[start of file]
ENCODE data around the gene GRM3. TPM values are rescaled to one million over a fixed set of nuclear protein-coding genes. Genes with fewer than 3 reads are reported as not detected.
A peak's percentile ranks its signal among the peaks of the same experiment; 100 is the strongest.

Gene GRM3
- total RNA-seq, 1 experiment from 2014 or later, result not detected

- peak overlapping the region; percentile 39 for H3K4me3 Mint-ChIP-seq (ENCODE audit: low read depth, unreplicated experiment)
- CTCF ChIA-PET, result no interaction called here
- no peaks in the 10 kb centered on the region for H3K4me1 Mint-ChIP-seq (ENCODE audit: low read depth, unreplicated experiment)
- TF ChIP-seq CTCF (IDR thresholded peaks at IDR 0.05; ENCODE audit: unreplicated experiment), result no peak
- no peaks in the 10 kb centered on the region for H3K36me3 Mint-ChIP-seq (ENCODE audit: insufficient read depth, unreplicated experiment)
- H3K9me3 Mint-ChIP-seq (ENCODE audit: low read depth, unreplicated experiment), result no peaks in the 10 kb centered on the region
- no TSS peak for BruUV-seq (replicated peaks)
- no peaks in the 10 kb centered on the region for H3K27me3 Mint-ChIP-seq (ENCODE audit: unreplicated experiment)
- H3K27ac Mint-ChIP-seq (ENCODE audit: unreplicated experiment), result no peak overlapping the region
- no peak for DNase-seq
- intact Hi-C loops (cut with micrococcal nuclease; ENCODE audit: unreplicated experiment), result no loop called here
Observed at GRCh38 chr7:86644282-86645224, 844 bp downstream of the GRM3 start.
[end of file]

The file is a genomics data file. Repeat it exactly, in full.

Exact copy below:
ENCODE data around the gene GRM3. TPM values are rescaled to one million over a fixed set of nuclear protein-coding genes. Genes with fewer than 3 reads are reported as not detected.
A peak's percentile ranks its signal among the peaks of the same experiment; 100 is the strongest.

Gene GRM3
- total RNA-seq, 1 experiment from 2014 or later, result not detected

- peak overlapping the region; percentile 39 for H3K4me3 Mint-ChIP-seq (ENCODE audit: low read depth, unreplicated experiment)
- CTCF ChIA-PET, result no interaction called here
- no peaks in the 10 kb centered on the region for H3K4me1 Mint-ChIP-seq (ENCODE audit: low read depth, unreplicated experiment)
- TF ChIP-seq CTCF (IDR thresholded peaks at IDR 0.05; ENCODE audit: unreplicated experiment), result no peak
- no peaks in the 10 kb centered on the region for H3K36me3 Mint-ChIP-seq (ENCODE audit: insufficient read depth, unreplicated experiment)
- H3K9me3 Mint-ChIP-seq (ENCODE audit: low read depth, unreplicated experiment), result no peaks in the 10 kb centered on the region
- no TSS peak for BruUV-seq (replicated peaks)
- no peaks in the 10 kb centered on the region for H3K27me3 Mint-ChIP-seq (ENCODE audit: unreplicated experiment)
- H3K27ac Mint-ChIP-seq (ENCODE audit: unreplicated experiment), result no peak overlapping the region
- no peak for DNase-seq
- intact Hi-C loops (cut with micrococcal nuclease; ENCODE audit: unreplicated experiment), result no loop called here
Observed at GRCh38 chr7:86644282-86645224, 844 bp downstream of the GRM3 start.